France refused to answer questions about America’s Disaster Relief nonprofit status in Oklahoma.
She also did not respond to requests to see the organization’s most recent tax return or provide its tax identification number. According to IRS rules, nonprofit organizations like ADR are required to make their last three tax returns available for public inspection.
“Please do not contact me and or anyone from my organization any further,” France said in a text message after repeated follow-up questions about ADR’s legal status.
Allen has an arrest record from her early 20s for things like writing bad checks and a DUI. She was trying to reinvent herself as a disaster relief worker in 2013.
Initially, Allen told people in Steelman Estates that she worked for a nonprofit called God’s Hand Ups, sponsored by a church group in Winnsboro, Texas, called International Guiding Light Ministries.
The Winnsboro group cut ties with Allen when it found out she was also working for America’s Disaster Relief, said the Rev. George Dickens.
“I can’t say she did anything wrong or if she didn’t — we don’t know,” Dickens said. “I do think she went up there with good intentions.”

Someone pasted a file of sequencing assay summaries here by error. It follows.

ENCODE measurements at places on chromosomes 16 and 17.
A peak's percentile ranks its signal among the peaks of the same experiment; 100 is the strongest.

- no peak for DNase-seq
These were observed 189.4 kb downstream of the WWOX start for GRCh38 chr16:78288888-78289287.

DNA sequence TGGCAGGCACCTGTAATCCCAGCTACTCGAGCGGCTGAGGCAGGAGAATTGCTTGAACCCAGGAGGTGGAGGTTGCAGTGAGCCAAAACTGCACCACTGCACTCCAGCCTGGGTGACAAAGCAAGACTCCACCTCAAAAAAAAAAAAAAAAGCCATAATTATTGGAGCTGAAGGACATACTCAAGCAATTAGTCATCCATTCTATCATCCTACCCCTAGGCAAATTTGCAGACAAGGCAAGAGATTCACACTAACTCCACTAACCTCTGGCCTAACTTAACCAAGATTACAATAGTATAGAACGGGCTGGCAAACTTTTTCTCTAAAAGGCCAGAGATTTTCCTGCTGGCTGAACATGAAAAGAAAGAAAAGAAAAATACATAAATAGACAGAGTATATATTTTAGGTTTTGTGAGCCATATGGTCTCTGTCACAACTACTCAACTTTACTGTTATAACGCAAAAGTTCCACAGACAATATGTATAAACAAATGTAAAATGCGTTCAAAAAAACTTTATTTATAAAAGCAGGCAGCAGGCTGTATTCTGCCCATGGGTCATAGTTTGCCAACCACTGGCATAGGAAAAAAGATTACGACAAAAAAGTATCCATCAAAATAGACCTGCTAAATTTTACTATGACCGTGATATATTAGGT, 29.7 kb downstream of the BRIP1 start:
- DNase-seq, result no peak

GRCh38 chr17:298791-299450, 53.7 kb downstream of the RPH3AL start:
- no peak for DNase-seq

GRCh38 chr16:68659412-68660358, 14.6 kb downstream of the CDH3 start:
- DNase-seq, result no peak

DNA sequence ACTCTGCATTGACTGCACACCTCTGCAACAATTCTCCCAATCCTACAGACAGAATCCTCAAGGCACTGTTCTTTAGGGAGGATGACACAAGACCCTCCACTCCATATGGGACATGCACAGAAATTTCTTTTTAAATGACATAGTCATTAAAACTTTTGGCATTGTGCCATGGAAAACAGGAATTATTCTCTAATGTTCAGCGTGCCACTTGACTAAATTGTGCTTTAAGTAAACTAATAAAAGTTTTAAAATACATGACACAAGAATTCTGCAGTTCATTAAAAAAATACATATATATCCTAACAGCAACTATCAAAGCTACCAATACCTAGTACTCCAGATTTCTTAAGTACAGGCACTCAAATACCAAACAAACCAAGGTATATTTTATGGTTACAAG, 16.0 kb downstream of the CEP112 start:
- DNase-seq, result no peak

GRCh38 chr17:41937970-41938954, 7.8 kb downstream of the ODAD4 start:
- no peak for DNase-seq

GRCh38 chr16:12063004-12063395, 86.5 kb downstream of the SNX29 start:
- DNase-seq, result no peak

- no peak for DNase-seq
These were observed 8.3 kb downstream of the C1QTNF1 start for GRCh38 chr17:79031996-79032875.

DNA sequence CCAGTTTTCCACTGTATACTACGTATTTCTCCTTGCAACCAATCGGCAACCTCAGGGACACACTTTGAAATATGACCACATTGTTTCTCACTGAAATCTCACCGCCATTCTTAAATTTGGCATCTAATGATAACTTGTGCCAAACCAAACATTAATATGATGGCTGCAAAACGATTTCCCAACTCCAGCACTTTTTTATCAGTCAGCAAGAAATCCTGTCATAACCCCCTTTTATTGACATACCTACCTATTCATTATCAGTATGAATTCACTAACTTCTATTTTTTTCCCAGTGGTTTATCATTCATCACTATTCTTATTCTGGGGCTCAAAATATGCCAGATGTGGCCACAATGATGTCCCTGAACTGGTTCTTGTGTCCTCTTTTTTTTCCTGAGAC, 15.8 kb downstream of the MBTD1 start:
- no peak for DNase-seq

Allen ended up staying in Oklahoma for more than a year, because she wanted to help people, she said.
France has referred to Allen “Teflon Tonia” in the past — nothing ever sticks to her. She ran a background check on Allen before making her the Oklahoma director for America’s Disaster Relief, but said her arrest record came up clean, because all of her criminal charges were under different names.
“This old woman — she just flies in out of nowhere and mommies me,” Allen said. “She takes the girl who has been stranded out there and and nurtures me. I come from the streets, from foster care and this woman says ‘I want you to be the director of my organization.’”
Allen has photographs of herself climbing through piles of tornado rubble and laying rebar for new concrete foundations.
“I did not leave those people. I stayed for 14 months. After the Red Cross whipped in and out, did their big meda blitz and raised millions, I stayed,” Allen said.
One tornado victim, Paul Allison, sued Allen and America’s Disaster Relief in 2014, claiming Allen sold him a lot in Steelman Estates for $3,500. The lawsuit claims Allen pocketed the money and then turned around and sold the land to someone else.